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Ohio Truck Drivers Join The Effort To Prevent Human Trafficking

Gary Smith has driven a commercial truck for the last decade and says he's encountered potential victims of human trafficking on more than one occasion.
Gary Smith has driven a commercial truck for the last decade and says he's encountered potential victims of human trafficking on more than one occasion.

There are nearly two-million truck drivers on U.S. highways. They transport essentials goods and resources that keep our economy and our lives in motion. Now, as of this week, a new Ohio truck driver licensing requirement will mean training to spot and report possible human trafficking.

In a McDonald’s parking lot off U.S. Route 36, Gary Smith, a driver for Garner Trucking, shows me his freedom truck. It’s a black semi wrapped in a mural of patriotic decals.

"There’s no other one like it on the planet," said Smith. "We have the Brooklyn Bridge on this side, and then on this side it says 'Freedom is Never Free,' with the Marines planting the flag at Iwo Jima."

Smith has been driving 500 miles a day, five to six days a week, for the last decade. He’s covered nearly one million miles of pavement, and in that time he says he’s seen some things.

He’s never been late on a delivery, but there’s one mistake he still regrets.

"I encountered a young teenage girl about eight years ago," said Smith. "[It was a] cold rainy night, October, freezing cold rain. Just torrential downpour. I was exhausted."

Smith pulled over for the night at a truck stop and fell asleep in his cab. 

"At about 3 o’clock in the morning I heard 'knock, knock, knock, knock,' somebody banging on my door," Smith said. 

When Smith looked out the window he saw a young girl who looked about 16 years old. 

"And she said 'Do you want any company?' And I responded 'I'm not lonely. Go away.'

"I watched her just turn and go away and disappear into the darkness."

In this industry, Smith says the occasional run-in with sex workers is not uncommon.

But now, thanks to a nationwide organization called Truckers Against Trafficking, Smith says he understands more about forced human trafficking. He says that night at the truck stop, he knows he didn’t do the right thing.

"I never even gave her the opportunity for rescue, I just assumed like too many other people, you chose this. You want to be here. You’re a lot lizard," said Smith.

In Ohio, officials estimate that each year, more than 1,000 children and young teens are forced into sex trafficking. Across the country as many as 17,000 people are forced into the trade.

Some have been kidnapped, and many are transported from city to city along highways.

"Highways can transport all kinds of things, goods services and people… and people for worse sometimes," says Elizabeth Ranade Janis, the Antihuman Trafficking Coordinator at the Ohio Department of Safety.She says recruiting commercial drivers to help them in their efforts was common sense.

"Many truckers just by virtue of all the time they spend on the road, overnight at hotels, they really can see when there’s elicit activity taking place," said Ranade Janis.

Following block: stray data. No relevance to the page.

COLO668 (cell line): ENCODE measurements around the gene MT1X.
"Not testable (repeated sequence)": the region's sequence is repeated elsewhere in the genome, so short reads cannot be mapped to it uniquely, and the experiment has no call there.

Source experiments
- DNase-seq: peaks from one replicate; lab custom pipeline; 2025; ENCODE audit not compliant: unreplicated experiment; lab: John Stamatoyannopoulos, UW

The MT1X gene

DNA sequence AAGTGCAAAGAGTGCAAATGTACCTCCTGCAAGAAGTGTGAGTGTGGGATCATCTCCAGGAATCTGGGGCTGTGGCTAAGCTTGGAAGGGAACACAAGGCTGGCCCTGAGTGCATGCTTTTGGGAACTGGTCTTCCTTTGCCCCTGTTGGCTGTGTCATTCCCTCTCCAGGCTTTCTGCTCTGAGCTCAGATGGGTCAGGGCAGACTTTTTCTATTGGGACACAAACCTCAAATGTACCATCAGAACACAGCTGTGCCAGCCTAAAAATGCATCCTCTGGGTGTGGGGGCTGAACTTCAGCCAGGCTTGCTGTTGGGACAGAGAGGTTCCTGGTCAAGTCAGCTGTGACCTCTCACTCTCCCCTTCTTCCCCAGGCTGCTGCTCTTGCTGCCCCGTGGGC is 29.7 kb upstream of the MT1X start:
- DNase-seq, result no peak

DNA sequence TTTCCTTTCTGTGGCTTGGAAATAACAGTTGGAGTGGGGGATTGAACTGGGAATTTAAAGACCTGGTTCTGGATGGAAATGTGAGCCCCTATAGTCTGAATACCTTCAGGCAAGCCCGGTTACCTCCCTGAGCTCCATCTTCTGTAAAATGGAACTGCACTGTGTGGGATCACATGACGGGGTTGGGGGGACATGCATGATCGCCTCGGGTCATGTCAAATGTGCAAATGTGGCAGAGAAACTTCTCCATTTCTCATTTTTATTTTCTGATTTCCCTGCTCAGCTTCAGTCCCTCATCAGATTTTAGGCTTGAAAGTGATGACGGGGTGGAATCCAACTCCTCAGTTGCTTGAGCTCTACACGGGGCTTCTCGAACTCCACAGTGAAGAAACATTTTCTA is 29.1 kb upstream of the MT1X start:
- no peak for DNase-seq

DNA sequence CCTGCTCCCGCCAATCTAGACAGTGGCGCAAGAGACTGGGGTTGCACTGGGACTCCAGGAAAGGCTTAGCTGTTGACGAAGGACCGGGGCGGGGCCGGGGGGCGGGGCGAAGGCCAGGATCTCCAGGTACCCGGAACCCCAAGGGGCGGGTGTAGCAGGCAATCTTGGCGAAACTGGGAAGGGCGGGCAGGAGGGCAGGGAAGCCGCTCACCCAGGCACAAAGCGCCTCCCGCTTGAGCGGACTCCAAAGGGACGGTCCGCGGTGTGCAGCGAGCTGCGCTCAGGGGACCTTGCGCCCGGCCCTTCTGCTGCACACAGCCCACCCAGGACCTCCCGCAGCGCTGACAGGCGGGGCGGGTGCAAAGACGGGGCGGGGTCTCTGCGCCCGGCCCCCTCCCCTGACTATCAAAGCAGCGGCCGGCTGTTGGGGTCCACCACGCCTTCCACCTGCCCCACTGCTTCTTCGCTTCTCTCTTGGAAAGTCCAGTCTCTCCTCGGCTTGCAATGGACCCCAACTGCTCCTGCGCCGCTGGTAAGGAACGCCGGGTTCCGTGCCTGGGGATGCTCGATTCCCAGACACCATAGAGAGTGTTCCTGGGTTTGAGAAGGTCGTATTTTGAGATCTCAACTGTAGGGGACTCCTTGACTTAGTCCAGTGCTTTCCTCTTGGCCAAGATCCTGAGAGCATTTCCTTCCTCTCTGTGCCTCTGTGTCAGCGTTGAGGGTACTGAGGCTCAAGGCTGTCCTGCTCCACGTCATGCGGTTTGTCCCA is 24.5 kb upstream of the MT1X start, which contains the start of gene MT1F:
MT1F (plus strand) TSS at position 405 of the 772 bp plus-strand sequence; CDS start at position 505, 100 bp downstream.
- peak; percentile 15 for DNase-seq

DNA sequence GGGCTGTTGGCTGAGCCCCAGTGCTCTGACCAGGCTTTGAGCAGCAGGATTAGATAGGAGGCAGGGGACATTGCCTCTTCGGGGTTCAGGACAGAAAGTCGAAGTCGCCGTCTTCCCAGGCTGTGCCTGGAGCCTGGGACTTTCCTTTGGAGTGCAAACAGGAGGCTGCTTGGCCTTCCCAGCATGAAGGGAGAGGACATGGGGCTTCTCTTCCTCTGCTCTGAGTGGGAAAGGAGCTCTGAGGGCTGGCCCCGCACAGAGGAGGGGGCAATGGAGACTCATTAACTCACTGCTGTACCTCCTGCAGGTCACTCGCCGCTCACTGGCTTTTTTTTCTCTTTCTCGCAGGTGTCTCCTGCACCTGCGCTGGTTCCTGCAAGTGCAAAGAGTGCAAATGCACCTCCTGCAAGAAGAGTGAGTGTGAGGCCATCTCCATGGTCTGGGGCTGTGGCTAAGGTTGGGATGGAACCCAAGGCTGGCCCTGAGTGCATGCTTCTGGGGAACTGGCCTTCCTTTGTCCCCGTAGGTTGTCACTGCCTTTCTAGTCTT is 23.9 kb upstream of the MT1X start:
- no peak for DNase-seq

On Friday, Ohio will become the first state to mandate that all commercial driving schools teach students about human trafficking, things like, how to spot potential victims and report suspicious activity to a national hotline.

Ranade Janis says they’ve also begun training professionals in other industries where exploitation takes place.

"So for example we train hotel inspectors. We train those who inspect beauty salons, and also cosmetologists," saidRanadeJanis.

Nationwide, the group Truckers Against Trafficking has produced more than one thousand tips to the national hotline, and they’ve helped identify some 700 potential victims.

Last year, Ohio Highway Patrol Captain Mike Crispen developed a partnership with the organization. Troopers received human trafficking prevention training, and they passed out informational pamphlets and bumper stickers to truck drivers .

Crispen says the program helped lead to a 32 percent increase in the number of hotline tips coming from Ohio.

Crispen says that because truck drivers are well-trained and disciplined, he's seen them responded well to the call to action.  

"As a professional worker in the United States, they’re also responsible and when they see things, they have families, they have children, and when they see things, they want to do something about it," said Crispen.

Many of the driving schools have already begun training students with Truckers Against Trafficking curriculum. It shows them what to look for, like cars filled with people pulling into the back of a truck stop, covert headlight signals and CB radio chatter soliciting sex with minors.

Crispen says many students have the same reaction.

"'I've been seeing this most of my career. I didn’t know that this is what I was seeing.' And now that they’ve seen it, they can go to action by calling that phone number. 

Back on the highway, driver Gary Smith says if he ever spots a potential victim of human trafficking, his response will be very different.

"I’ll ask them, 'Are you being held against your will, can you come and go freely?" said Smith.

After his run-in with the teenaged girl all those years ago, Smith hopes he’ll get one more chance to do right.

"All I can hope and pray is that I get one opportunity to save one." 

Copyright 2016 WOSU 89.7 NPR News